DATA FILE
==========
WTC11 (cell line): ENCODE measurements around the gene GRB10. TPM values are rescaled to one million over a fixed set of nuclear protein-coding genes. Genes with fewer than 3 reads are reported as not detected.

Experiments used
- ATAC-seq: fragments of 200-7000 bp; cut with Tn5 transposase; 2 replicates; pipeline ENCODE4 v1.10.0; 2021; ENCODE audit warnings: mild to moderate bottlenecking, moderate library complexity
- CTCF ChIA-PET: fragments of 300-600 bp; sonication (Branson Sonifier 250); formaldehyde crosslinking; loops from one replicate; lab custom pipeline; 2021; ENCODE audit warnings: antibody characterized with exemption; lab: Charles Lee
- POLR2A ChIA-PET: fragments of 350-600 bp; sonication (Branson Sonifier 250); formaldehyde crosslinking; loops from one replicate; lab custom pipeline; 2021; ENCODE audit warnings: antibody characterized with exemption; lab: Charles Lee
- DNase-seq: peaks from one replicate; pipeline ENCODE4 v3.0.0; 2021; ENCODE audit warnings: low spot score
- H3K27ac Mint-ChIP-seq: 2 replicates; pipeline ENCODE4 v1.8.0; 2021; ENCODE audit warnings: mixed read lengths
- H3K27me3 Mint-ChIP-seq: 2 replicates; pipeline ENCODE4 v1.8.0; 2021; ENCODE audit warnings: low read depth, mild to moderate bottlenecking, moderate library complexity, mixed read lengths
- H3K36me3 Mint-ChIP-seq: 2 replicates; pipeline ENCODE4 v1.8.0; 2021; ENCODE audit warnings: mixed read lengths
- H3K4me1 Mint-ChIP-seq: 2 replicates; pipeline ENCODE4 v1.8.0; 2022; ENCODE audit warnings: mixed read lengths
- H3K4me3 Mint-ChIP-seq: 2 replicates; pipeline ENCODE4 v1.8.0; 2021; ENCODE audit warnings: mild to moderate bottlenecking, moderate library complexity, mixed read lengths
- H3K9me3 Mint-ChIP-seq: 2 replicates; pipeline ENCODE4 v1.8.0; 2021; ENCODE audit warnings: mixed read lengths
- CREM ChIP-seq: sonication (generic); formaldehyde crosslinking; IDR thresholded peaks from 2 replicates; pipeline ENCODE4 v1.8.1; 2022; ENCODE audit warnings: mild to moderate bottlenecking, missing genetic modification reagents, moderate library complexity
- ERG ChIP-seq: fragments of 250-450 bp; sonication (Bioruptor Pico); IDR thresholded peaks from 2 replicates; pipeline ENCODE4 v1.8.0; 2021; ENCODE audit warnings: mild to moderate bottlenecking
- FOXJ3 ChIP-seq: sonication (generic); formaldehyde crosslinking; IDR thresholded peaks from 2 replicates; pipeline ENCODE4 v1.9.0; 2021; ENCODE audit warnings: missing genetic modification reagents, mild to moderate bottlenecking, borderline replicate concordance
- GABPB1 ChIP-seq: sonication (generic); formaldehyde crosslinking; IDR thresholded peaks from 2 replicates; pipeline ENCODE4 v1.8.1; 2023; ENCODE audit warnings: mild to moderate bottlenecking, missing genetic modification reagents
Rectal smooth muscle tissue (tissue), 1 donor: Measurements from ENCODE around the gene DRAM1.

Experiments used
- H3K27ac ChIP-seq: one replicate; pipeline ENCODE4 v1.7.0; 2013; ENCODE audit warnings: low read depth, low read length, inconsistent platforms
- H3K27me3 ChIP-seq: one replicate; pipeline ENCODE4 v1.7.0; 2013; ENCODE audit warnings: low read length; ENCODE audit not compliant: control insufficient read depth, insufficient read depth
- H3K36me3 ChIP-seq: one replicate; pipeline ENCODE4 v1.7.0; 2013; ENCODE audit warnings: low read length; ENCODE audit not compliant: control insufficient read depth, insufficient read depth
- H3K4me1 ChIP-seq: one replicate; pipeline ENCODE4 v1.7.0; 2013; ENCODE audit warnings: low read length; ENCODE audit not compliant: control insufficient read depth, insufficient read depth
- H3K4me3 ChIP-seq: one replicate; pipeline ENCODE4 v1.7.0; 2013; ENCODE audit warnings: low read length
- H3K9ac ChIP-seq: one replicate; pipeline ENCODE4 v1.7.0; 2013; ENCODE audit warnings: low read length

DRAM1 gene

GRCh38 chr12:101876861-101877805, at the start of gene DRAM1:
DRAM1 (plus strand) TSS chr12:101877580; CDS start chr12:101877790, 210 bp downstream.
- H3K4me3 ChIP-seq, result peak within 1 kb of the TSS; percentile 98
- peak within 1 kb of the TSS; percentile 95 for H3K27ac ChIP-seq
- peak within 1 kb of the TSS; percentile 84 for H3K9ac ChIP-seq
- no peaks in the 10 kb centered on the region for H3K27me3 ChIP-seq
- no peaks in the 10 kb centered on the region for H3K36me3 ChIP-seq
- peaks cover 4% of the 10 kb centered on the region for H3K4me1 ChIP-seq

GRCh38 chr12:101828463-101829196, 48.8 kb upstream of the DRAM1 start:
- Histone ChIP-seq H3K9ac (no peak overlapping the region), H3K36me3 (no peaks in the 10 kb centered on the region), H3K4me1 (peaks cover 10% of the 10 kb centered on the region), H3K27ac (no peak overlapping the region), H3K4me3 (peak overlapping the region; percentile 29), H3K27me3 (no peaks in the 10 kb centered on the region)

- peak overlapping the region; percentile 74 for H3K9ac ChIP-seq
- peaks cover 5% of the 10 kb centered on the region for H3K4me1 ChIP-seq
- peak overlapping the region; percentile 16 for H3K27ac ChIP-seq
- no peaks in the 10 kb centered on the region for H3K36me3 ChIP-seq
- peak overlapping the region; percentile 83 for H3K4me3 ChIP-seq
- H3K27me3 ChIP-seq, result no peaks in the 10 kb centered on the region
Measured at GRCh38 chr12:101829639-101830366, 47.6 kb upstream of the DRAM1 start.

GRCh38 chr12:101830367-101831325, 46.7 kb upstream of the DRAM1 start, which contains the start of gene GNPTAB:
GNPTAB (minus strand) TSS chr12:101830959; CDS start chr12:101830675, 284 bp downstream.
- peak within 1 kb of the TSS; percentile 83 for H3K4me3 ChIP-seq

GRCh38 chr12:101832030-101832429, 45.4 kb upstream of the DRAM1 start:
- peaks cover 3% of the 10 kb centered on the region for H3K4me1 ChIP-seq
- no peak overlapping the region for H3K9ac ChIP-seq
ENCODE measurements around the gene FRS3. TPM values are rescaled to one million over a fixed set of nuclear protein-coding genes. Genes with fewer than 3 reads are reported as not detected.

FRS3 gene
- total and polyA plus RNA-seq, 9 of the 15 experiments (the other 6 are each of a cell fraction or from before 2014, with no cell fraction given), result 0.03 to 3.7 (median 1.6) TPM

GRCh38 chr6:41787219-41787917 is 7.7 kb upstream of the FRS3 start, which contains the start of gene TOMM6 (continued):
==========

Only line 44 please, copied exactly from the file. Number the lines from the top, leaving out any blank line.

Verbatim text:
GNPTAB (minus strand) TSS chr12:101830959; CDS start chr12:101830675, 284 bp downstream.